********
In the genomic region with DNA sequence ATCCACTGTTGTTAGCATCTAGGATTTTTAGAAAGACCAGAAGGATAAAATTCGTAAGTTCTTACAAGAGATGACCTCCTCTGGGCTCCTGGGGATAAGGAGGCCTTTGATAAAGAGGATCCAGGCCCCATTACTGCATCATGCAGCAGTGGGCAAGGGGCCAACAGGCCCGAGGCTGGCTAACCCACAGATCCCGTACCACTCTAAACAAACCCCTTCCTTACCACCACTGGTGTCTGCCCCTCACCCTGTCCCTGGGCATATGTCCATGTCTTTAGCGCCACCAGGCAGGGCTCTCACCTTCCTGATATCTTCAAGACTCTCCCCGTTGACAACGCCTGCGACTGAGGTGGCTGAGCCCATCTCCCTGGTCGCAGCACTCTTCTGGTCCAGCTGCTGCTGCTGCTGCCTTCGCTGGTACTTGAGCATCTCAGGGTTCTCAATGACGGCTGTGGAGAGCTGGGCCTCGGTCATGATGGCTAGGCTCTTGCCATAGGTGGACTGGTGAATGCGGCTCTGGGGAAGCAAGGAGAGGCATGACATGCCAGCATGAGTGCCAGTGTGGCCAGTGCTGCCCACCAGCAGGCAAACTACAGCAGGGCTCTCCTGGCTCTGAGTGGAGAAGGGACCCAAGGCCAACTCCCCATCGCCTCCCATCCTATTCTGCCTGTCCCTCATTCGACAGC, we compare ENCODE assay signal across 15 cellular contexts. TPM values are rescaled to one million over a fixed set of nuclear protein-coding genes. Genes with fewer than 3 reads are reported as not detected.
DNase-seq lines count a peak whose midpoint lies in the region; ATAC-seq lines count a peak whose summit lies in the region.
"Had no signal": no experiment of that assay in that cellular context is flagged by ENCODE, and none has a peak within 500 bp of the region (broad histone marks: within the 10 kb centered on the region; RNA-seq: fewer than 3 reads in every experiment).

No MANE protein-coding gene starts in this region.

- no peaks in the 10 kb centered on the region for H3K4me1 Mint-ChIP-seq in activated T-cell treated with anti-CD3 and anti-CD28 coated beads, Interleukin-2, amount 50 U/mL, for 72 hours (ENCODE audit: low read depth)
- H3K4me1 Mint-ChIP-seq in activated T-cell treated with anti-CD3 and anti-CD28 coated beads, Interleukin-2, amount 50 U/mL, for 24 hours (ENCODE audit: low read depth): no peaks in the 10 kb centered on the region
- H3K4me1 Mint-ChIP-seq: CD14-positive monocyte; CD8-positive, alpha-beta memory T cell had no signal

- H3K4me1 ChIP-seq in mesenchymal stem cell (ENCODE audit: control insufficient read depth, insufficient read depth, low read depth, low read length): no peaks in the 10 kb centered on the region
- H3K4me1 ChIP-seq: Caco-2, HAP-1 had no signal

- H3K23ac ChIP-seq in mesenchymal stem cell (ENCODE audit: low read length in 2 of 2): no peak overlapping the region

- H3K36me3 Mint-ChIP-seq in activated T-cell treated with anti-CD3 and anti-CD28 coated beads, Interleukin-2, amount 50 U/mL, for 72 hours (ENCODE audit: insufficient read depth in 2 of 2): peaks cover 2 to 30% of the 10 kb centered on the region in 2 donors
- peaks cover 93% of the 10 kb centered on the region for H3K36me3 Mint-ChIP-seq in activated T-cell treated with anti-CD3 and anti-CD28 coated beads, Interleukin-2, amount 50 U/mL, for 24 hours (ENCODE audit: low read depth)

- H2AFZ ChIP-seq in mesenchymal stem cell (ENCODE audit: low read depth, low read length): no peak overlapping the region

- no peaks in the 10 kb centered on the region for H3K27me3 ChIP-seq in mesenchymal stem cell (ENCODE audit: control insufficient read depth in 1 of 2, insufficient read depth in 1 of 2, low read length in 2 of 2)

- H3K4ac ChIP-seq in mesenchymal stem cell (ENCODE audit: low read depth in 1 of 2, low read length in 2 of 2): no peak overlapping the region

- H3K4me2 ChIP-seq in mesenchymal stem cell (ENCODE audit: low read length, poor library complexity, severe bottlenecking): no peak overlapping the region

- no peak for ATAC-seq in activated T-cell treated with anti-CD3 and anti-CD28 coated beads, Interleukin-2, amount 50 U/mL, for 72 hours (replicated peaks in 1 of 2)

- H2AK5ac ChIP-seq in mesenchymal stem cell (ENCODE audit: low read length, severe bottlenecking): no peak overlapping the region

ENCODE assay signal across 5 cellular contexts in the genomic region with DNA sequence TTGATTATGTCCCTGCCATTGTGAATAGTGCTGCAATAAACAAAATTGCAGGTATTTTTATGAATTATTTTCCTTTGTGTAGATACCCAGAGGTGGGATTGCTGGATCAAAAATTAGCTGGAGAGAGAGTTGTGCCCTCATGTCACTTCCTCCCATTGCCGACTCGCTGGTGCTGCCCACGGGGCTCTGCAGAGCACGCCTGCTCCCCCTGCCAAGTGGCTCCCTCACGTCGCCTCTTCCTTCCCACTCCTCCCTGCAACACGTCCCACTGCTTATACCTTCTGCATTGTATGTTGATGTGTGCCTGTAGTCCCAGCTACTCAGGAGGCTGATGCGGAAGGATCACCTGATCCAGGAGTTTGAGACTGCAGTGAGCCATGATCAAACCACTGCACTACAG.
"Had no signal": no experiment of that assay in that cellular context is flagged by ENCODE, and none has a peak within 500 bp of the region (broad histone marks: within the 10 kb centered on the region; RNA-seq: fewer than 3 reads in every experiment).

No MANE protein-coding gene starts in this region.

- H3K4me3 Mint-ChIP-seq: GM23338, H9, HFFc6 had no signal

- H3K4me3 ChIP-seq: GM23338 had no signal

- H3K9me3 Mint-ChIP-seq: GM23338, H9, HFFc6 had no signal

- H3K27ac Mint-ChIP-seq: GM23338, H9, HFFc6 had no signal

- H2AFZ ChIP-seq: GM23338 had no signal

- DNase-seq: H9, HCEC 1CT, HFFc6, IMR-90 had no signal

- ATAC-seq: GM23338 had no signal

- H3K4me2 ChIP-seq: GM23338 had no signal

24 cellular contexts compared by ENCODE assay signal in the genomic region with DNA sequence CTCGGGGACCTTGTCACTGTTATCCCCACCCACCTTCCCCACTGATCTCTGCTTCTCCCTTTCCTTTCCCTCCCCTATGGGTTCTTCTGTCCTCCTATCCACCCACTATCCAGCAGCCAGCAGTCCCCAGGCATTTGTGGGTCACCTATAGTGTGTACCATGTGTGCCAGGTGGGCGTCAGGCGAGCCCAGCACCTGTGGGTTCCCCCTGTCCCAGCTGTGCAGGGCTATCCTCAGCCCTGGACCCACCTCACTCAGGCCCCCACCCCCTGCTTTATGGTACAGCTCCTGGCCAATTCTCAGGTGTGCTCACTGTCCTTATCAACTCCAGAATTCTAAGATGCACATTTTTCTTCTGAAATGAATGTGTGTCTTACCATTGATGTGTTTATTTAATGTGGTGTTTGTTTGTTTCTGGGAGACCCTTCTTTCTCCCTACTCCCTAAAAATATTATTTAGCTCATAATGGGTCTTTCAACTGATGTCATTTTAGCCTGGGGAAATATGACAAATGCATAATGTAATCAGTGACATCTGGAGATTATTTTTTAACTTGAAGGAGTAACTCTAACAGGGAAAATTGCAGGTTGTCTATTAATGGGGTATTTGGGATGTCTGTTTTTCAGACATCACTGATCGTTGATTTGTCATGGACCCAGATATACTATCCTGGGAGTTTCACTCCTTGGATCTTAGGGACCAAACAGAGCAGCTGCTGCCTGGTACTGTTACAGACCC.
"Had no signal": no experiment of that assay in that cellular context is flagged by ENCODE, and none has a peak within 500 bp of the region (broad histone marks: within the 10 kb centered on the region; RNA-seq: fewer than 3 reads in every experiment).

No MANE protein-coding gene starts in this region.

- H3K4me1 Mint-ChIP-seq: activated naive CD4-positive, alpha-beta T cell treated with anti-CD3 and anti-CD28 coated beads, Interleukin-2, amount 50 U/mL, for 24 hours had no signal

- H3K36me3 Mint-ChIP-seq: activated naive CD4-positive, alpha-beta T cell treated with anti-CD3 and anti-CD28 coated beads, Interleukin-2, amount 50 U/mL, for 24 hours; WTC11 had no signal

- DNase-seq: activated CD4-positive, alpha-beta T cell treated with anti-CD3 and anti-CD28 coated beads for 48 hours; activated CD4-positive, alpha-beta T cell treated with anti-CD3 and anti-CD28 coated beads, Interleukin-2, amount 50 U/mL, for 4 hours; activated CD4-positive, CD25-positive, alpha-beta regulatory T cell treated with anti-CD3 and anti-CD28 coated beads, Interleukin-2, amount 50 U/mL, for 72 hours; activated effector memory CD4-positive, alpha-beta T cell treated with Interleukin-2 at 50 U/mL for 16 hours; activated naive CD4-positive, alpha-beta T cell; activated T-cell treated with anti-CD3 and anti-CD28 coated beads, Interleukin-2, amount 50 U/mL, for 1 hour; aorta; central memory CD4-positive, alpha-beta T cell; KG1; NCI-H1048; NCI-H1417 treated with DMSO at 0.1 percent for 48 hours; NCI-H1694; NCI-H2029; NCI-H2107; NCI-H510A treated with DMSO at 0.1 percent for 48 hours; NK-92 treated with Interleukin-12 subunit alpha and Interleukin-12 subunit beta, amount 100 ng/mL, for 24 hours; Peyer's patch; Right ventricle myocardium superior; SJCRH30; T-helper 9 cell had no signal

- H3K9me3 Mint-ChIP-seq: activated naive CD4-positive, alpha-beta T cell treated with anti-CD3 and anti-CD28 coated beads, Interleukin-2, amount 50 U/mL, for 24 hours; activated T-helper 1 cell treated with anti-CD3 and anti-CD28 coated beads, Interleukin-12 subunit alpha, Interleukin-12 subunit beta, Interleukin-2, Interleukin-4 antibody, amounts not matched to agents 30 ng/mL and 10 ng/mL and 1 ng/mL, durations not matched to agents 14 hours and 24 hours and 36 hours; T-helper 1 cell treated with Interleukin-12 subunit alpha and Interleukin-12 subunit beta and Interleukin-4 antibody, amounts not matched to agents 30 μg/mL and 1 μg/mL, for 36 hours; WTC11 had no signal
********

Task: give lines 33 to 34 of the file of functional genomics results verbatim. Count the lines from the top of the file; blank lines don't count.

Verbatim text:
- H3K4me1 Mint-ChIP-seq: activated naive CD4-positive, alpha-beta T cell treated with anti-CD3 and anti-CD28 coated beads, Interleukin-2, amount 50 U/mL, for 24 hours had no signal

- H3K36me3 Mint-ChIP-seq: activated naive CD4-positive, alpha-beta T cell treated with anti-CD3 and anti-CD28 coated beads, Interleukin-2, amount 50 U/mL, for 24 hours; WTC11 had no signal